Epoch J2000 Equinox J2000
|Right ascension||06h 10m 34.6154s|
|Declination||−21° 51′ 52.715″|
|Apparent magnitude (V)||8.14|
|U−B color index||+1.222|
|B−V color index||+1.478|
|Variable type||Flare star|
|Radial velocity (Rv)||+3.9 km/s|
|Proper motion (μ)||RA: –137.01 mas/yr
Dec.: –714.05 mas/yr
|Parallax (π)||173.81 ± 0.99 mas|
|Distance||18.8 ± 0.1 ly
(5.75 ± 0.03 pc)
|Absolute magnitude (MV)||9.33|
|Luminosity (bolometric)||0.052[nb 1] L☉|
|Luminosity (visual, LV)||0.0158[nb 2]/0.00032 L☉|
|Rotational velocity (v sin i)||1 km/s|
Gliese 229 (also written as Gl 229 or GJ 229) is a red dwarf about 19 light years away in the constellation Lepus. It has 58% of the mass of the Sun, 69% of the Sun's radius, and a very low projected rotation velocity of 1 km/s at the stellar equator.
The star is known to be a low activity flare star, which means it undergoes random increases in luminosity because of magnetic activity at the surface. The spectrum shows emission lines of calcium in the H and K bands. The emission of X-rays has been detected from the corona of this star. These may be caused by magnetic loops interacting with the gas of the star's outer atmosphere. No large-scale star spot activity has been detected.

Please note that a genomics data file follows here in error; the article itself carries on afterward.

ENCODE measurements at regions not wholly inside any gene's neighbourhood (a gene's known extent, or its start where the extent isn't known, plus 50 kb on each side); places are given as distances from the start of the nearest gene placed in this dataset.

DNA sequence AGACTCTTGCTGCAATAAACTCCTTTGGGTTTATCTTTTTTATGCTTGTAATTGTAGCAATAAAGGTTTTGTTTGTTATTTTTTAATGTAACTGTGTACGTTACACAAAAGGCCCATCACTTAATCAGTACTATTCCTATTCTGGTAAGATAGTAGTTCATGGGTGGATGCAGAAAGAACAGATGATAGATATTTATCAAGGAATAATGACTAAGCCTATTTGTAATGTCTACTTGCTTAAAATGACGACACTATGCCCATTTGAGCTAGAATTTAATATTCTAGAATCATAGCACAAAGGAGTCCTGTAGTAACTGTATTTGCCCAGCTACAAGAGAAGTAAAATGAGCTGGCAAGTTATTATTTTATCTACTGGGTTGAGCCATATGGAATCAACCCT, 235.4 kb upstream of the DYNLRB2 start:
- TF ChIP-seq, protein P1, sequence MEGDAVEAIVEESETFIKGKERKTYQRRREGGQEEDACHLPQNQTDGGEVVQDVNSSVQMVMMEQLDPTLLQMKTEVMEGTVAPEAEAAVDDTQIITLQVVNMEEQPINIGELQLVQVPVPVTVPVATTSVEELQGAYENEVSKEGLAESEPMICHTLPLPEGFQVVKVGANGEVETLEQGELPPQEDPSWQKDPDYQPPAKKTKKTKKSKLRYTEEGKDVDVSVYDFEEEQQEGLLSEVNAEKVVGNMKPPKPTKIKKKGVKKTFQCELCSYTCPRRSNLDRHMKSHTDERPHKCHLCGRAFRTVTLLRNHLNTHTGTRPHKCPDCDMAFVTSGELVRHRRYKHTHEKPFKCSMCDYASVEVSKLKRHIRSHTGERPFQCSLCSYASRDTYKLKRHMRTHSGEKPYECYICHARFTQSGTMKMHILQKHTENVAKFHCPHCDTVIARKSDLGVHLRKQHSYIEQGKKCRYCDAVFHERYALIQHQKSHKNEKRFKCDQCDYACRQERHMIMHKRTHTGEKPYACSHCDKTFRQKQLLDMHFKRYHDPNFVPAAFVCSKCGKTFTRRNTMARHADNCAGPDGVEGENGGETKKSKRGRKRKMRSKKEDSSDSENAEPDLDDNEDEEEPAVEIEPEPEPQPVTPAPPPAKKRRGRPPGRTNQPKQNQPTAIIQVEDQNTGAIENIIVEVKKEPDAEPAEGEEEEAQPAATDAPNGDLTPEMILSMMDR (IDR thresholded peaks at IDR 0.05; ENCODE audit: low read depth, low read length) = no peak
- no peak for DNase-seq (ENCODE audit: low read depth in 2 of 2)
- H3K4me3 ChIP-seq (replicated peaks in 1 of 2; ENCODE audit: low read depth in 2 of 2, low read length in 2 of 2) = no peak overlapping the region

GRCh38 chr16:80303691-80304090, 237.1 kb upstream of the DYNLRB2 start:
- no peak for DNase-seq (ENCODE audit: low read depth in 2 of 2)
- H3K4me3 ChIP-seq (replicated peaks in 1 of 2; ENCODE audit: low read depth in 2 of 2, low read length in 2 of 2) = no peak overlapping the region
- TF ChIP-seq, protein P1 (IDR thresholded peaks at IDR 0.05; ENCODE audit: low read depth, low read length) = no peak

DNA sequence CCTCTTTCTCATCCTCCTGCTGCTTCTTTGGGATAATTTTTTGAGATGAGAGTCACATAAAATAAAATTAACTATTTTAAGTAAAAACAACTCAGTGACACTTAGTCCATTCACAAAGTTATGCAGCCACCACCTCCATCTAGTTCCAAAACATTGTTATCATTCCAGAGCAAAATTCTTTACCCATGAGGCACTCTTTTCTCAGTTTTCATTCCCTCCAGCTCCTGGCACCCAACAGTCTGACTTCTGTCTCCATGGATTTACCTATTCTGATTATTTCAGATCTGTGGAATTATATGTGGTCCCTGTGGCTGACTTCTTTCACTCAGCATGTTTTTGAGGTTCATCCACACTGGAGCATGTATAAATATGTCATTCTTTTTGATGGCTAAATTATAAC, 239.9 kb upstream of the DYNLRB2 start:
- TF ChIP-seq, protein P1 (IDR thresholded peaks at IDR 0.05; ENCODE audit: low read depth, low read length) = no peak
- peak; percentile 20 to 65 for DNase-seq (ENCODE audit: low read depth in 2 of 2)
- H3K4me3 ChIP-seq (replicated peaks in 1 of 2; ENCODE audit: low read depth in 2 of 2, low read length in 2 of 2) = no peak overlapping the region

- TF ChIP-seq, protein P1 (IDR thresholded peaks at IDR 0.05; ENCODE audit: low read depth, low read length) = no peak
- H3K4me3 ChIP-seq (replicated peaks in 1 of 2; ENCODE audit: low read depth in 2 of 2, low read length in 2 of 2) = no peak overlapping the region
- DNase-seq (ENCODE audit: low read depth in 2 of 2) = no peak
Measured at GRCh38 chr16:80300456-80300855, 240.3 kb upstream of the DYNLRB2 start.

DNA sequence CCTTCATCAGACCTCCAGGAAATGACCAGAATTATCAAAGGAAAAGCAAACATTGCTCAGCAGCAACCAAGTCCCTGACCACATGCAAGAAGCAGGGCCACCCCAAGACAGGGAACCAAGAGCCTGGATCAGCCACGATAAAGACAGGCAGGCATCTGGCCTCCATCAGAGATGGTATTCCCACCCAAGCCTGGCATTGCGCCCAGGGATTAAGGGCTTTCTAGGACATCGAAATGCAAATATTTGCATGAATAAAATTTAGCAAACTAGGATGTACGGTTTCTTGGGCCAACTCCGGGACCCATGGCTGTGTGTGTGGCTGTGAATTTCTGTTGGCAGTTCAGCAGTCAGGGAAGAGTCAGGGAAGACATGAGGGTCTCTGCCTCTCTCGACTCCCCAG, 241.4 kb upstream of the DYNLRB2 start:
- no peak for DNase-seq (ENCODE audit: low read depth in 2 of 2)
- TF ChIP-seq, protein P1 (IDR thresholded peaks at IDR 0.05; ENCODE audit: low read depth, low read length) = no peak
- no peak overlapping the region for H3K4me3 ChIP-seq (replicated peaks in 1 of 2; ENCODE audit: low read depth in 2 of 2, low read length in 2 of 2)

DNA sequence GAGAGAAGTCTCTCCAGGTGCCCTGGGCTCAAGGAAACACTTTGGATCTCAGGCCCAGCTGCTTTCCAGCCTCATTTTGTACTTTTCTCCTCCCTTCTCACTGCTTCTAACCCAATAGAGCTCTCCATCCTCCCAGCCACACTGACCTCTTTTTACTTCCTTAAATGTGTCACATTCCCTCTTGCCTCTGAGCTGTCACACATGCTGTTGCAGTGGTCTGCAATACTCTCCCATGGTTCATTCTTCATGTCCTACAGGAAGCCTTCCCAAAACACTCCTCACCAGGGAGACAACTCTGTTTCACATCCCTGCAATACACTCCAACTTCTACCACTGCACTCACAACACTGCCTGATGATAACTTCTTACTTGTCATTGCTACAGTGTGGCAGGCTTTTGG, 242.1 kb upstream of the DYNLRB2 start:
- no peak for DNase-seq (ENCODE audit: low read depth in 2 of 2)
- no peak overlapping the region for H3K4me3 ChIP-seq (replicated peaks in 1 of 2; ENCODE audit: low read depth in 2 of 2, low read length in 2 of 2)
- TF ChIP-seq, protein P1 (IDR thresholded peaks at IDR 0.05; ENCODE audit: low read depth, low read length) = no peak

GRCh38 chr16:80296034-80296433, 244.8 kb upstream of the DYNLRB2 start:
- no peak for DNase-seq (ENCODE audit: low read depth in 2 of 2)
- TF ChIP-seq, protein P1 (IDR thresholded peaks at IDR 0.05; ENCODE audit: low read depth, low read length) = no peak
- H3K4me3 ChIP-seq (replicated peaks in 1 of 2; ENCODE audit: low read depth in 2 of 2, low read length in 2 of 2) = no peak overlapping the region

The space velocity components of this star are U = +12, V = –11 and W = –12 km/s. The orbit of this star through the Milky Way galaxy has an eccentricity of 0.07 and an orbital inclination of 0.005.
A substellar companion was discovered in 1994 and confirmed in 1995 as Gliese 229B, one of the first two instances of clear evidence for a brown dwarf, along with Teide 1. Although too small to sustain hydrogen-burning nuclear fusion as in a main sequence star, with a mass of 21 to 52.4 times that of Jupiter (0.02 to 0.05 solar masses), it is still too massive to be a planet. As a brown dwarf, its core temperature is high enough to initiate the fusion of deuterium with a proton to form helium-3, but it is thought that it used up all its deuterium fuel long ago. This object now has a surface temperature of 950 K.
In March 2014, a super-Neptune mass planet candidate was announced in a much closer-in orbit around GJ 229 (). Given the proximity to the Sun, the orbit of GJ 229b might be fully characterized by the Gaia space-astrometry mission or via direct imaging.
(in order from star)
|GJ 229 Ab||>32 M⊕||0.97||471||<0.32||—||—|
|GJ 229B||<21–52.4 MJ||>35||>00010||—||—||0.468 RJ|
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- Using the absolute bolometric magnitude of Gliese 229 A and the absolute bolometric magnitude of the Sun , the bolometric luminosity can be calculated by
- Using the absolute visual magnitude of Gliese 229 A and the absolute visual magnitude of the Sun , the visual luminosity can be calculated by
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